For this week's Two Man Game column (representing ESPN's TrueHoop Network), I got philosophical on the Mavs' decision to not shave until they are back to .500, meaning they have an equal win-to-loss ratio. I'll admit my sports writing doesn't always look like sports writing. I'm working on it. But hopefully, I can offer the readers something unique to balance out their diet of stats and play-by-play analysis.
I was particularly proud of these three paragraphs:
What does the beard actually accomplish? Charles Darwin suggested that the beard might have served an evolutionary role in attracting suitable mates, as an indicator of virile masculinity. In many religions, the beard symbolizes an act of holy submission. From the Bible, Leviticus 21:5 states that “They shall not make any baldness on their heads, nor shave off the edges of their beards, nor make any cuts in their flesh.” Throughout history, the beard has come to represent crazy, dedicated people who were too busy to shave. (Abraham Lincoln was the first bearded president.) In modern times, beards can symbolize that you are quirky and hip, or that you’re homeless.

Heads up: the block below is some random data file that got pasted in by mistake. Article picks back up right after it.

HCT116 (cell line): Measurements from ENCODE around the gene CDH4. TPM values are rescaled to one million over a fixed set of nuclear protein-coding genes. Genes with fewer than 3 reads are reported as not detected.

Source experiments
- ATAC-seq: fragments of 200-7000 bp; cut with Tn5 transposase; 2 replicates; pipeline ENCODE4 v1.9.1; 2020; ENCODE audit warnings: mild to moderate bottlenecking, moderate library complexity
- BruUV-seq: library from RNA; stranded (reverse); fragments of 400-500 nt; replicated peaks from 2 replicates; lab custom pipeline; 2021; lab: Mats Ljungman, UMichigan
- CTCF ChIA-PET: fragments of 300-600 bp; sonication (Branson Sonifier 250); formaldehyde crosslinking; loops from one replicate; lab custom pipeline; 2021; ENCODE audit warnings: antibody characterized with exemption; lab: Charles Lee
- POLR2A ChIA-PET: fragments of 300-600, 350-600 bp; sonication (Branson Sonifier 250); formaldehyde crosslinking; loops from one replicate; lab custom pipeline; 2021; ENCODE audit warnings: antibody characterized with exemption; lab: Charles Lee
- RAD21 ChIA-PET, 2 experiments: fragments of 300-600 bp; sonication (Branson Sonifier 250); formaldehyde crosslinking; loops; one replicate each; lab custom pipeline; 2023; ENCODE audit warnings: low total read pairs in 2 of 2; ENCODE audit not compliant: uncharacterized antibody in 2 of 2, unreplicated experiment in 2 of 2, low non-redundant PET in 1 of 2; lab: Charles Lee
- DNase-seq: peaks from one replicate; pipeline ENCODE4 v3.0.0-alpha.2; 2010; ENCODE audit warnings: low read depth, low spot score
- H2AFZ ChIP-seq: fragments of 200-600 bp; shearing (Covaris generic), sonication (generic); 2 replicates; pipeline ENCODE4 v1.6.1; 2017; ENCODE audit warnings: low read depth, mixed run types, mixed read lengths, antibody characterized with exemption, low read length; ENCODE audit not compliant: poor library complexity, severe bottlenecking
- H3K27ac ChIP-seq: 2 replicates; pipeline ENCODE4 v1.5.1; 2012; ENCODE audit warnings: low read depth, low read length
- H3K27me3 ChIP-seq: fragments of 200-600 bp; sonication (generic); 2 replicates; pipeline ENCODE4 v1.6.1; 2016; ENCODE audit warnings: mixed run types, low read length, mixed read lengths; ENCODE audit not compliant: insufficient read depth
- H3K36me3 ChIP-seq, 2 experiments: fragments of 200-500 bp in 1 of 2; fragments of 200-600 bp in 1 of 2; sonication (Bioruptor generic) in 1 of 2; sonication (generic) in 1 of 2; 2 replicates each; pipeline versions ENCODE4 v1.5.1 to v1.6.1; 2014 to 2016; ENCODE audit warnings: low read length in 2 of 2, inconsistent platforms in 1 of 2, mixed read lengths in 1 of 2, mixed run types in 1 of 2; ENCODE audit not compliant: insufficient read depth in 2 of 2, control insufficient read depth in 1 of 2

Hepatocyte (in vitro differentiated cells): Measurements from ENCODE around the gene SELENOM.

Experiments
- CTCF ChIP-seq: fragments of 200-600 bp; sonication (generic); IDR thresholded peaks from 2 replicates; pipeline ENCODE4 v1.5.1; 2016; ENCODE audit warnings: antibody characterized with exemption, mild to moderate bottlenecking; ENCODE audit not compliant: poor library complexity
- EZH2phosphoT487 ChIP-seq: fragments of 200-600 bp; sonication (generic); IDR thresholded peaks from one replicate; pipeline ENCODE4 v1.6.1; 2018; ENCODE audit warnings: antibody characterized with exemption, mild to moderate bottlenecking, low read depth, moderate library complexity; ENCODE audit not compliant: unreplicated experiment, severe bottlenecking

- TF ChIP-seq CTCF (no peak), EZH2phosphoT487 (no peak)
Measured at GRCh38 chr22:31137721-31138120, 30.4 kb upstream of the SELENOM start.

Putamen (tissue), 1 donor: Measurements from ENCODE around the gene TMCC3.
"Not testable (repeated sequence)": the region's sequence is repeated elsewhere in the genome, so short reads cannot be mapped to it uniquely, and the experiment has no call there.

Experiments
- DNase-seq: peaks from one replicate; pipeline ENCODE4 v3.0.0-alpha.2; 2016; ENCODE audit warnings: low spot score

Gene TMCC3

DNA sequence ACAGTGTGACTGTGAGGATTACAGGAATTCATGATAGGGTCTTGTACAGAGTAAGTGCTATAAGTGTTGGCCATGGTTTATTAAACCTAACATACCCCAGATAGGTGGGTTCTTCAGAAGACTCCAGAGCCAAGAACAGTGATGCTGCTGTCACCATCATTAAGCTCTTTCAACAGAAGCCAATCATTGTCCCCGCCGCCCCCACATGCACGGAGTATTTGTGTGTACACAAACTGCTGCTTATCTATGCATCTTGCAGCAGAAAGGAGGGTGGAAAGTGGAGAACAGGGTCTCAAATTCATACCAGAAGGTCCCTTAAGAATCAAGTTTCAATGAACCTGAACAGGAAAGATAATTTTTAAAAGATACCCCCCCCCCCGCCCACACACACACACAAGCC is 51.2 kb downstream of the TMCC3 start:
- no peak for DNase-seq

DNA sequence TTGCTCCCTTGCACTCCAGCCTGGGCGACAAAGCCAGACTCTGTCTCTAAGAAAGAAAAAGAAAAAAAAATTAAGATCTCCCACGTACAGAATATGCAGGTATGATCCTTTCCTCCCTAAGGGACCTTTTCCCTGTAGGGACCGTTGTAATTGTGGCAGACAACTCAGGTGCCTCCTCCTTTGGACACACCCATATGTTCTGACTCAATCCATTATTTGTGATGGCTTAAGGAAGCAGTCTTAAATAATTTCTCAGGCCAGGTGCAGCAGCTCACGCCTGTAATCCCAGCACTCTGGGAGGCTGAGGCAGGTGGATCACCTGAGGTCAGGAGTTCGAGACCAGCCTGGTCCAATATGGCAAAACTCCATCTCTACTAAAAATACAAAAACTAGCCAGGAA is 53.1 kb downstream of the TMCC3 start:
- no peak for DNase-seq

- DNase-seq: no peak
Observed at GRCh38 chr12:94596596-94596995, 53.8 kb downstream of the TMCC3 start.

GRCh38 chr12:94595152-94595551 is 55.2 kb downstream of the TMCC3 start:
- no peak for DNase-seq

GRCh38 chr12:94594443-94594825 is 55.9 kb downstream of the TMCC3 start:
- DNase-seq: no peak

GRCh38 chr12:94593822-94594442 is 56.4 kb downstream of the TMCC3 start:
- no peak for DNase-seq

For the Mavs, is this beard a daring statement of manliness over their emasculated foes? Is it an act of contrition before the basketball gods? Is it a statement that there’s work to be done? Does it just look cool? Or is it based on the idea that if the Mavs keep playing poorly they may be kicked to the curb?
In the end, anyone who loves sports, be it fan or athlete, is prone to a little superstition. They understand the fickle nature of a ball dancing along the rim with seconds remaining. They have felt the injustice of a call that could’ve gone either way. They have seen their best player on the ground, suffering from a torn ligament that would’ve been fine had he not landed just so. Beards, rally caps, lucky socks… if it works, it’s not weird.